If you have retired prospects who own mutual funds or who still have their 401(k) in mutual funds, finding the hidden costs can help you capture new clients and make your annuity practice grow.
A recent article in the Wall Street Journal (“The hidden costs of mutual funds”) pointed out that the cost of doing business on Wall Street can be significantly higher than most investors understand. The average expense ratio for mutual funds, according to the article, is 1.31 percent, but is that the total cost for owning a mutual fund? The hidden costs can be as much or, in some cases, greater than the advertised cost. The buying and selling of securities in a portfolio can add from an additional 1 percent to as much as 3 percent of undisclosed commission expenses to the owner. The SEC doesn’t require commissions to be factored into the expense ratio so the average fund owner who thinks they are paying 1-2 percent may actually be paying 3 percent or more to own a particular fund.
In 2008, California Congressman George Miller, chairman of the Education and Labor committee, proposed legislation that would require full disclosure of hidden fees and loads in 401(k) plans. Wall Street, according to Congressman Miller, opposed the proposed legislation with ferocity.
According to the Investment Company Institute, at the end of the third quarter of 2009, 46 percent of retirement savings was invested in mutual funds and 36 percent in other securities. That means that 82 percent of American’s retirement savings are at risk to market fluctuation and the high fees charged by Wall Street‘s middle men. In March of 2009 when the Dow dropped under 7,000, the lowest close in 11 years, all eyes were focused on Wall Street’s instability.
After close to a trillion dollars of taxpayers’ bailout money was unleashed, on April 12, 2010, the Dow broke through 11,000 and IRAs and 401(k) plans saw months of much-awaited growth. It is estimated that retirement savings in America is in the $14 trillion range and over $11.5 trillion (82 percent) is in mutual funds and other securities. Assuming an average of only 2 percent combined fees and loads, Wall Street will pocket a whopping $230 billion annually of money intended for Americans’ retirement years.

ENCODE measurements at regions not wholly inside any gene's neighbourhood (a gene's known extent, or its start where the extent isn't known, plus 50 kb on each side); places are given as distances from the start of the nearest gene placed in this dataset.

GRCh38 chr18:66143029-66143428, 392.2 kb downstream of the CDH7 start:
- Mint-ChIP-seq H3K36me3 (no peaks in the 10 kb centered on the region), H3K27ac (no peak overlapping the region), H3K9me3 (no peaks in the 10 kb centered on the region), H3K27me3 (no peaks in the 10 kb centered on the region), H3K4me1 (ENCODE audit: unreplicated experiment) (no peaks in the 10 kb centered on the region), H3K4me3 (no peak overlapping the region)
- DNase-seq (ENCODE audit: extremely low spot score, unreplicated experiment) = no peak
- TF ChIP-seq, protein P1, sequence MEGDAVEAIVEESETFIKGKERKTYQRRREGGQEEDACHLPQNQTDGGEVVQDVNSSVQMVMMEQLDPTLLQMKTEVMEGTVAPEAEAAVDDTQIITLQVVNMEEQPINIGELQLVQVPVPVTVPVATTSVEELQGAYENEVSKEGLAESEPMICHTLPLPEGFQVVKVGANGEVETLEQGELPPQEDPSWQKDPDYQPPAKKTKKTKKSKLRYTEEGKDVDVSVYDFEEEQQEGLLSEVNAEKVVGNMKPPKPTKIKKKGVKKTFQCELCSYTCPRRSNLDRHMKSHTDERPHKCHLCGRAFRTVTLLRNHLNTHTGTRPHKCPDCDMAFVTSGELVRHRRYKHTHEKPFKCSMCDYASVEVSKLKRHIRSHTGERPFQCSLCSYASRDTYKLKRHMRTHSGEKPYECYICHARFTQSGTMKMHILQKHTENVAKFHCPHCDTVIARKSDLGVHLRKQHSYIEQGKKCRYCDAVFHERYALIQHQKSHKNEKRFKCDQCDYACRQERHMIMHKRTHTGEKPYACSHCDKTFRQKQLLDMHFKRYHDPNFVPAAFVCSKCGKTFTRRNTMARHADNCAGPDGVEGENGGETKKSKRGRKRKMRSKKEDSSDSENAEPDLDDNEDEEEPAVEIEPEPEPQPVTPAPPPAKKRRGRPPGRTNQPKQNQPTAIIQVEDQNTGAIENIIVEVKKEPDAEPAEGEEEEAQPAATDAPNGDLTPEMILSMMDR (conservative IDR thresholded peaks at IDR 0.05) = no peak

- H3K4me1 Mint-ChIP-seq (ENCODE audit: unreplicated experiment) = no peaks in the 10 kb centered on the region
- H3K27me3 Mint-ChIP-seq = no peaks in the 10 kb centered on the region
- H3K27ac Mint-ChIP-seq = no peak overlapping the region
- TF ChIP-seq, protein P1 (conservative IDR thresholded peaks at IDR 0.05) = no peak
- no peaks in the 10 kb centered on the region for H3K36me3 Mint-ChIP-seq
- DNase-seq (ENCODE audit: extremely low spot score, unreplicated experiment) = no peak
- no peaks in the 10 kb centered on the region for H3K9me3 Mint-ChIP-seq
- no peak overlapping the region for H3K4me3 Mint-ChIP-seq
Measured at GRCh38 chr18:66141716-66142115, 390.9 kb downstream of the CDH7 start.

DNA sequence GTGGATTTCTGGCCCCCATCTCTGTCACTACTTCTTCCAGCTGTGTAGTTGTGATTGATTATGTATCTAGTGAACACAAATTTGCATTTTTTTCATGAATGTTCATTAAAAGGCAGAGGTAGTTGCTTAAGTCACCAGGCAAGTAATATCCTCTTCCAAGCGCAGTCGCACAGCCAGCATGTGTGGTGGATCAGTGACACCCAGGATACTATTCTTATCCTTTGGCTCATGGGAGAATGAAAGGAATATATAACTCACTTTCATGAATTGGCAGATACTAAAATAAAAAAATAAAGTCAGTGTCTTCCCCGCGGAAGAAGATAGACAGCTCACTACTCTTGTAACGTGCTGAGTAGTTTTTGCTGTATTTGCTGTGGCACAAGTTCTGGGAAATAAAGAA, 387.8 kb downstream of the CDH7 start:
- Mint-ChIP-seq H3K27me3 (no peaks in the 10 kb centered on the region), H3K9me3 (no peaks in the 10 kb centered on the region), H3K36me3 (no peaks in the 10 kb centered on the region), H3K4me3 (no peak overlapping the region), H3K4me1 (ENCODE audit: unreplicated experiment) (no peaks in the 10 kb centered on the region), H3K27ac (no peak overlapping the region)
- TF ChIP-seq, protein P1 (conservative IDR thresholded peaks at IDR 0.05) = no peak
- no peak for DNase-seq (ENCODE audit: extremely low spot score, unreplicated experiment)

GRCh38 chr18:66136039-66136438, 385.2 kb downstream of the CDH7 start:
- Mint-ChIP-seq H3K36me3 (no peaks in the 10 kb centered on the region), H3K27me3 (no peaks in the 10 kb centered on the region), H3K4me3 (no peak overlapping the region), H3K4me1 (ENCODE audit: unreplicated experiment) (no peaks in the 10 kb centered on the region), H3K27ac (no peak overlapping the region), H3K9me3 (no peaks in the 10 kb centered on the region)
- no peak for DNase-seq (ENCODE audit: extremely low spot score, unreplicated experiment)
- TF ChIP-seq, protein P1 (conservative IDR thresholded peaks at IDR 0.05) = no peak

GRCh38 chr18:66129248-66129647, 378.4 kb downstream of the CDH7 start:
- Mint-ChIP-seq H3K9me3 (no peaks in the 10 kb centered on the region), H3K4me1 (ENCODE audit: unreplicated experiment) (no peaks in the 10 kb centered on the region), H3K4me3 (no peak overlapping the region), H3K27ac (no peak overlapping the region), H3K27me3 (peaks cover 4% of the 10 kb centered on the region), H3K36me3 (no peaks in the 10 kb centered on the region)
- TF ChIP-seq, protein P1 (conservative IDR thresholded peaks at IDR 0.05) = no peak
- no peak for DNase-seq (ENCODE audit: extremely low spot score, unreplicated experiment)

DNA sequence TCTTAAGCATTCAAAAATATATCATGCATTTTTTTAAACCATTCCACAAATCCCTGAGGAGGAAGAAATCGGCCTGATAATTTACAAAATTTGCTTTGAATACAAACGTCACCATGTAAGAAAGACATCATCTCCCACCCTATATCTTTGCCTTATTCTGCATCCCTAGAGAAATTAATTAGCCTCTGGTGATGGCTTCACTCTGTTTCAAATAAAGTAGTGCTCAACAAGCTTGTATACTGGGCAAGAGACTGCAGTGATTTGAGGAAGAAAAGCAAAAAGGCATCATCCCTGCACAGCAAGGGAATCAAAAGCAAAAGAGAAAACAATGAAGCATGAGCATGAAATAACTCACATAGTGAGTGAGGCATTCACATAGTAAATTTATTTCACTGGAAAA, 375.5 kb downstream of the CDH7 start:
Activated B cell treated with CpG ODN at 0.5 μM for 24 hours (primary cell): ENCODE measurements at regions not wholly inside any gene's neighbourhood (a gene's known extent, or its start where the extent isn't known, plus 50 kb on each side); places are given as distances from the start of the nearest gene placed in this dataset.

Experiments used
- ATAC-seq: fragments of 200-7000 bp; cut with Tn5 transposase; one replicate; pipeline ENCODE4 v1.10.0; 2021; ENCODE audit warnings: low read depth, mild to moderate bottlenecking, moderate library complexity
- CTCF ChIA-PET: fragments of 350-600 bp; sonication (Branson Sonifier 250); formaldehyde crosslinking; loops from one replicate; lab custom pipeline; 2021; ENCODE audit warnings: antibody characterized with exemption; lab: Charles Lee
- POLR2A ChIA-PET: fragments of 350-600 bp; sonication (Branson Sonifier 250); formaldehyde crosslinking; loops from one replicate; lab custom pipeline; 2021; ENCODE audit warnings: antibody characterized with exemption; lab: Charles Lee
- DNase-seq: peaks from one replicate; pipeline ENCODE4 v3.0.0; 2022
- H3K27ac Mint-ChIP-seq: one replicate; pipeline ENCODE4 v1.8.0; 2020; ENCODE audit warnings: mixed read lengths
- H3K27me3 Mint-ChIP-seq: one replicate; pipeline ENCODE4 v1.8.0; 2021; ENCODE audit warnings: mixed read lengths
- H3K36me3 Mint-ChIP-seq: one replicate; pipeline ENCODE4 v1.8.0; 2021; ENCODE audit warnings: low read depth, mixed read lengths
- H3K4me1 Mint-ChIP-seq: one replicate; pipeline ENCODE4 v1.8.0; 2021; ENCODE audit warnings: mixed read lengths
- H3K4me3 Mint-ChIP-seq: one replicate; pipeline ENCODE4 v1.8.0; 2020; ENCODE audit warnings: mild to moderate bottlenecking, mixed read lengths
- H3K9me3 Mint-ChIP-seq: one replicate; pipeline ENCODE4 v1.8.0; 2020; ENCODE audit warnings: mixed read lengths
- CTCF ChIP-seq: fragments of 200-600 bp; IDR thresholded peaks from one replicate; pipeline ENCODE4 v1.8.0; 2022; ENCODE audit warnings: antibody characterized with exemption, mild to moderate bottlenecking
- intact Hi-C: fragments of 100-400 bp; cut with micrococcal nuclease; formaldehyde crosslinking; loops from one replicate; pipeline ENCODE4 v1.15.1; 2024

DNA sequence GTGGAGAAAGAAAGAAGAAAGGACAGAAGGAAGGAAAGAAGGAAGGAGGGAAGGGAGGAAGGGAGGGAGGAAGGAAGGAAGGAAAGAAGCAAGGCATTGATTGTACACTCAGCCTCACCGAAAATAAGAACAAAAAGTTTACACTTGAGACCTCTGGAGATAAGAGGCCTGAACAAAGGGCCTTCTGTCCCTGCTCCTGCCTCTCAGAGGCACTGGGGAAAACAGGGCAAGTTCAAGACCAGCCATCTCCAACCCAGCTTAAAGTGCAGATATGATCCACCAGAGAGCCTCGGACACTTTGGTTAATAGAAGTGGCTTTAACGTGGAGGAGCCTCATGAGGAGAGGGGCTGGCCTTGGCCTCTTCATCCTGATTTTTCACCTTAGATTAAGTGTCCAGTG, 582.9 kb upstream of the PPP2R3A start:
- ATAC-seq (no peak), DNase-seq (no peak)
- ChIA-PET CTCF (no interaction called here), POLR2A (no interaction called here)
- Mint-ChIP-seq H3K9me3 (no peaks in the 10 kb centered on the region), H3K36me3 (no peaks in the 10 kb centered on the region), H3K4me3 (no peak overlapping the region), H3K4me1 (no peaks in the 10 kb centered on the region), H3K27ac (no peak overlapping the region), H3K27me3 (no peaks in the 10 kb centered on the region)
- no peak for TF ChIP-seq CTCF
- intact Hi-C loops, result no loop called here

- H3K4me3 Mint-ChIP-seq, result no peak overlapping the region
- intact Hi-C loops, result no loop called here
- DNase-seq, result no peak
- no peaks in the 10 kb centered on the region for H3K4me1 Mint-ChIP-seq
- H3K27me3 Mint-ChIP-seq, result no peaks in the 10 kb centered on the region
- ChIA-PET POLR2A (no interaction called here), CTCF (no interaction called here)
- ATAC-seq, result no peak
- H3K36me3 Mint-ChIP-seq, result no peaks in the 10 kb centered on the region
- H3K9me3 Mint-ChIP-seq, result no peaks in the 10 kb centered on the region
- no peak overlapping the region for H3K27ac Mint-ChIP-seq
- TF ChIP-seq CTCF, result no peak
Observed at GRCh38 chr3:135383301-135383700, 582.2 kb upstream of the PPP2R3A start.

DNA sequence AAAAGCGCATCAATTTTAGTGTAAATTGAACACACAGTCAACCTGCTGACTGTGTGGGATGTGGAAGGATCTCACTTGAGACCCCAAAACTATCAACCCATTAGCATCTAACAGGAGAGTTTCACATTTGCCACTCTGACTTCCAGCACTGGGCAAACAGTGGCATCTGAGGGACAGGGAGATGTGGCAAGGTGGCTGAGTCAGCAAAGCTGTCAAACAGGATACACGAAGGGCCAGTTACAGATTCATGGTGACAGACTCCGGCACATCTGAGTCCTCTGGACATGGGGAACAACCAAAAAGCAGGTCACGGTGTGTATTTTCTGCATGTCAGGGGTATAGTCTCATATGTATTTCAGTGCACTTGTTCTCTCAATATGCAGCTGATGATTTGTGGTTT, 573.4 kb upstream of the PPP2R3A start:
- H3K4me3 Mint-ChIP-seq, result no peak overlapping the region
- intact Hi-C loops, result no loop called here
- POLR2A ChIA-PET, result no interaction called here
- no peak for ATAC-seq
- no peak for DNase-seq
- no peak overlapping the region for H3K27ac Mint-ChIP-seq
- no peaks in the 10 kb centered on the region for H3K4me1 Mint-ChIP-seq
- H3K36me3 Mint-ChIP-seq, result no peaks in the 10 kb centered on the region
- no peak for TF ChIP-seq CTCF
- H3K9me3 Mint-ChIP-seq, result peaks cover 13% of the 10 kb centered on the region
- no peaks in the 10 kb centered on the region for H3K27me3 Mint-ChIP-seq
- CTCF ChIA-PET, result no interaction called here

Fees and loads are out of the compounding formula forever
Assume your client is age 50 and doesn’t expect to need to tap retirement savings until age 65. That will provide him with 15 years of potential growth. Let’s start out with $300,000 and estimate he will earn an average rate of return of 5 percent. $300,000 times 5 percent for 15 years will compound to $623,678.
Now let’s see what would happen if the same client earned 5 percent in a mutual fund but was charged 2 percent in fees and loads.
The same $300,000 earning an average rate of 5 percent (minus the 2 percent load) would produce $467,390 in his retirement account at age 65. That represents a difference of $156,288 less savings at retirement time. If the total cost of owning the fund averaged 3 percent to 4 percent, the negative financial impact at retirement time would have grown exponentially.